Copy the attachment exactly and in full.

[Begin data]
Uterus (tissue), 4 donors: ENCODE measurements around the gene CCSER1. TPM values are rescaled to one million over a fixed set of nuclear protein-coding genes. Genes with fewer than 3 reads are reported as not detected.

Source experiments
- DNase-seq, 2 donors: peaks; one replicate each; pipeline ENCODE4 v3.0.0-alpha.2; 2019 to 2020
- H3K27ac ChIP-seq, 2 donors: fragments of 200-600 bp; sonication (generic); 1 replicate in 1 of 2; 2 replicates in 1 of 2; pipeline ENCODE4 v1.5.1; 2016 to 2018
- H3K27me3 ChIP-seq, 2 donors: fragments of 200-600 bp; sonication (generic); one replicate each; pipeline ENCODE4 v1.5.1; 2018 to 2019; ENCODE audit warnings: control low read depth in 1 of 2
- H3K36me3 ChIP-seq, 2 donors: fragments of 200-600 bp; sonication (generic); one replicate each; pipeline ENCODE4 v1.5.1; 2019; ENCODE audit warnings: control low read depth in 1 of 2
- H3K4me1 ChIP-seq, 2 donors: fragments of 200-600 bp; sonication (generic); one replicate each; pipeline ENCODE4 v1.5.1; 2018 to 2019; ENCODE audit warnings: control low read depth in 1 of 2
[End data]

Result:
Uterus (tissue), 4 donors: ENCODE measurements around the gene CCSER1. TPM values are rescaled to one million over a fixed set of nuclear protein-coding genes. Genes with fewer than 3 reads are reported as not detected.

Source experiments
- DNase-seq, 2 donors: peaks; one replicate each; pipeline ENCODE4 v3.0.0-alpha.2; 2019 to 2020
- H3K27ac ChIP-seq, 2 donors: fragments of 200-600 bp; sonication (generic); 1 replicate in 1 of 2; 2 replicates in 1 of 2; pipeline ENCODE4 v1.5.1; 2016 to 2018
- H3K27me3 ChIP-seq, 2 donors: fragments of 200-600 bp; sonication (generic); one replicate each; pipeline ENCODE4 v1.5.1; 2018 to 2019; ENCODE audit warnings: control low read depth in 1 of 2
- H3K36me3 ChIP-seq, 2 donors: fragments of 200-600 bp; sonication (generic); one replicate each; pipeline ENCODE4 v1.5.1; 2019; ENCODE audit warnings: control low read depth in 1 of 2
- H3K4me1 ChIP-seq, 2 donors: fragments of 200-600 bp; sonication (generic); one replicate each; pipeline ENCODE4 v1.5.1; 2018 to 2019; ENCODE audit warnings: control low read depth in 1 of 2